Ames Laboratory; Physics and Astronomy
Ames Laboratory, Physics and Astronomy
Review of Scientific Instruments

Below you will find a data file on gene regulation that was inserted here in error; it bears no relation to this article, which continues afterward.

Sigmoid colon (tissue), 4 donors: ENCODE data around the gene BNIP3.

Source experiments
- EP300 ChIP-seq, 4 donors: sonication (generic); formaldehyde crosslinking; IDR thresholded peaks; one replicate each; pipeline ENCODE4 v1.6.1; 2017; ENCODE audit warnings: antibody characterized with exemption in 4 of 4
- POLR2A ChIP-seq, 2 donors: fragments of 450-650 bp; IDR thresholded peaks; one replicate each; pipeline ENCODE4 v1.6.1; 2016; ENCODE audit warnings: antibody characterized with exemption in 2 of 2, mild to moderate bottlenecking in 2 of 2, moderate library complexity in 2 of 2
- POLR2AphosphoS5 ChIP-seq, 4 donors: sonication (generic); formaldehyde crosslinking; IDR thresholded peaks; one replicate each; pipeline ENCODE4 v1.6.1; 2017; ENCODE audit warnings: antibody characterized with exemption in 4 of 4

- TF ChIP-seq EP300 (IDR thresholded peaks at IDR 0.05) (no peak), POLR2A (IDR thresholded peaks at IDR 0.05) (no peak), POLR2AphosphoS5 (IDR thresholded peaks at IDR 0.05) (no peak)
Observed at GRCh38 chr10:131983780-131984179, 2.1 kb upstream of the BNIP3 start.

Uniaxial stress, as well as hydrostatic pressure are often used to tune material properties in condensed matter physics. Here, we present a setup that allows for the study of the combined effects of quasi-uniaxial stress and hydrostatic pressure. Following earlier designs for measurements under finite stress at ambient pressures [e.g., Chu et al., Science 337, 710 (2012)], the present setup utilizes a piezoelectric actuator to change stress in situ inside the piston–cylinder pressure cell. We show that the actuator can be operated over the full temperature (from 30 K up to 260 K) and pressure range (up to ≈2 GPa), resulting in a clear and measurable quasi-uniaxial strain. To demonstrate functionality, measurements of the elastoresistance (i.e., the change of resistance of a sample as a response to quasi-uniaxial strain) under finite hydrostatic pressure on the iron-based compound BaFe2As2 are presented as a proof-of-principle example and discussed in the framework of electronic nematicity. Overall, this work introduces the combination of in situ tunable quasi-uniaxial stress and large (up to ≈2 GPa) hydrostatic pressure as a powerful combination in the study of novel electronic phases. In addition, it also points toward further technical advancements which can be made in the future.
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